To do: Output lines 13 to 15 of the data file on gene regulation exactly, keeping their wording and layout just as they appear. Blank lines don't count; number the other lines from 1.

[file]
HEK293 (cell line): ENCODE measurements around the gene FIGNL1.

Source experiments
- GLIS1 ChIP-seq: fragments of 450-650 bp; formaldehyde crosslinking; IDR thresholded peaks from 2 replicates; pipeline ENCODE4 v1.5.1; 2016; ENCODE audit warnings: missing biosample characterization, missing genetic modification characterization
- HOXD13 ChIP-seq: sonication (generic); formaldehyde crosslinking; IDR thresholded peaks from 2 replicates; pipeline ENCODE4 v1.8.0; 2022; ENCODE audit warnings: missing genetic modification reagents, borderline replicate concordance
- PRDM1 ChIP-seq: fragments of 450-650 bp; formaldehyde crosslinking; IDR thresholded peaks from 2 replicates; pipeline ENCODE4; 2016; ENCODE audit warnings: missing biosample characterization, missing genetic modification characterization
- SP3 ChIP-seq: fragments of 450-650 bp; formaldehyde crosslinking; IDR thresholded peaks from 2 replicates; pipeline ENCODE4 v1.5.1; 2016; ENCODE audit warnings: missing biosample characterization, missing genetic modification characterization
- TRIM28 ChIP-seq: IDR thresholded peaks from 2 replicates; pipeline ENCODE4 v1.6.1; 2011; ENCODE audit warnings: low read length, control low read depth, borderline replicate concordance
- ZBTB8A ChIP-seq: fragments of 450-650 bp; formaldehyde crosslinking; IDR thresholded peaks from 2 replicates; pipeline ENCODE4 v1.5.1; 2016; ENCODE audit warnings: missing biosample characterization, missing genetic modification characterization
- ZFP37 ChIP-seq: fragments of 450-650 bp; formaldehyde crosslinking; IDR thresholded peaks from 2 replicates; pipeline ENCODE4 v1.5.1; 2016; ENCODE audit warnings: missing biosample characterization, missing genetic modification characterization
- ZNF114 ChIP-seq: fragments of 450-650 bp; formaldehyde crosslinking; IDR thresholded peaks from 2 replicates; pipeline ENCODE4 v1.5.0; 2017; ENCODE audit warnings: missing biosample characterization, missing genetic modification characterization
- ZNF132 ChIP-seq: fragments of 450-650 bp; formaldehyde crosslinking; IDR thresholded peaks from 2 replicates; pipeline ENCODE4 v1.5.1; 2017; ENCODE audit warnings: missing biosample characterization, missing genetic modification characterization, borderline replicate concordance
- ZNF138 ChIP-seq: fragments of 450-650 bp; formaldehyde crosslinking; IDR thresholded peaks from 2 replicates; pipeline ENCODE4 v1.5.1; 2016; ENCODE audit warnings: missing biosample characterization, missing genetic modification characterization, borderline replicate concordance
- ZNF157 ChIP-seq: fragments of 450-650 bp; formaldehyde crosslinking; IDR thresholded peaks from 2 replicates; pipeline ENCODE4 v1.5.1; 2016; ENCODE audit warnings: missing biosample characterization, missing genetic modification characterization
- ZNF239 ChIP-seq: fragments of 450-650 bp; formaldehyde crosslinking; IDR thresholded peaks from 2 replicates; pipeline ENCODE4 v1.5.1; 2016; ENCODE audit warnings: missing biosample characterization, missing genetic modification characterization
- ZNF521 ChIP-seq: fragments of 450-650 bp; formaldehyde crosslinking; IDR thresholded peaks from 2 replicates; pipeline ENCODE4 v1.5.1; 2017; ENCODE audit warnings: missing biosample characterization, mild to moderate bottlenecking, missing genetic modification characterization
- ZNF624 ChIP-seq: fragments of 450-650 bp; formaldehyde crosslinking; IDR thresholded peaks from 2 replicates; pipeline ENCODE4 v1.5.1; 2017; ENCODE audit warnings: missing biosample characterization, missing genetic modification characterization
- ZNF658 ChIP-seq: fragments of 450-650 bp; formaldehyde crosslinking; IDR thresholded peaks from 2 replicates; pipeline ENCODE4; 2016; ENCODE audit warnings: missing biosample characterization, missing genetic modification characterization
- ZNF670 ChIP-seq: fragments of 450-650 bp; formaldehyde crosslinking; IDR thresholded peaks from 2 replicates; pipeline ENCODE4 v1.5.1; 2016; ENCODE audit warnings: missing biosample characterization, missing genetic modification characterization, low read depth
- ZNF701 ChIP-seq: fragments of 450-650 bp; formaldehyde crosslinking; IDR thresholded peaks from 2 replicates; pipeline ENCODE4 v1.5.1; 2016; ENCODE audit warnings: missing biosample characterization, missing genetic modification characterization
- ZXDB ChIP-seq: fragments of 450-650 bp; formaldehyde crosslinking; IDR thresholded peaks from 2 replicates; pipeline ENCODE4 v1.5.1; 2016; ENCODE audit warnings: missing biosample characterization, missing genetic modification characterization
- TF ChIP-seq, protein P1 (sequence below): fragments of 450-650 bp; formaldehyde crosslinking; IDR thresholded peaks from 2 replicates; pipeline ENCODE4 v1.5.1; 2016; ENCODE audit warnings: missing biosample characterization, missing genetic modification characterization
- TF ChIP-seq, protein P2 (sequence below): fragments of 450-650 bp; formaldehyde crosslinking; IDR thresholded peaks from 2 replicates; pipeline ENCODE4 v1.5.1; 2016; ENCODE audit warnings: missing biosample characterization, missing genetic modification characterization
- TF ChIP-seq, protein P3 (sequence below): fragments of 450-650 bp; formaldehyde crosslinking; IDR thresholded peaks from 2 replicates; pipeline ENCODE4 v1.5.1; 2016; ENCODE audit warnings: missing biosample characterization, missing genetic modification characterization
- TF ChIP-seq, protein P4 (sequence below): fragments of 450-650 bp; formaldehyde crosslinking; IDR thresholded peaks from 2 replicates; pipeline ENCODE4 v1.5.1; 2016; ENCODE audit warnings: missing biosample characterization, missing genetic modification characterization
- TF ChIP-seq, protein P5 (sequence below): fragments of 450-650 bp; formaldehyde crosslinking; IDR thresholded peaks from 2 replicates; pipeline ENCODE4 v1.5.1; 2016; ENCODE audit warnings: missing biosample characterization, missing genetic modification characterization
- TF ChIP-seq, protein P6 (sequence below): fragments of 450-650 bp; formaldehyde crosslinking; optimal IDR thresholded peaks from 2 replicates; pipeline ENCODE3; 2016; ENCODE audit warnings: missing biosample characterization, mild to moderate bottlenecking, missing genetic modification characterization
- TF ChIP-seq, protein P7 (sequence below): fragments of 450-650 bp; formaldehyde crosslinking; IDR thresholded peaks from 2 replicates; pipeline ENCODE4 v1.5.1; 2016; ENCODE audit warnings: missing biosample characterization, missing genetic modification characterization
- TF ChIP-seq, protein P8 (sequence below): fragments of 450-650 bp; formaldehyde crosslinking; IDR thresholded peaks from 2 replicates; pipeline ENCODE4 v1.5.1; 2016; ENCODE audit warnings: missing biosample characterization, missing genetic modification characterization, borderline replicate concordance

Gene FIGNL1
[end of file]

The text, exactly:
- ZNF157 ChIP-seq: fragments of 450-650 bp; formaldehyde crosslinking; IDR thresholded peaks from 2 replicates; pipeline ENCODE4 v1.5.1; 2016; ENCODE audit warnings: missing biosample characterization, missing genetic modification characterization
- ZNF239 ChIP-seq: fragments of 450-650 bp; formaldehyde crosslinking; IDR thresholded peaks from 2 replicates; pipeline ENCODE4 v1.5.1; 2016; ENCODE audit warnings: missing biosample characterization, missing genetic modification characterization
- ZNF521 ChIP-seq: fragments of 450-650 bp; formaldehyde crosslinking; IDR thresholded peaks from 2 replicates; pipeline ENCODE4 v1.5.1; 2017; ENCODE audit warnings: missing biosample characterization, mild to moderate bottlenecking, missing genetic modification characterization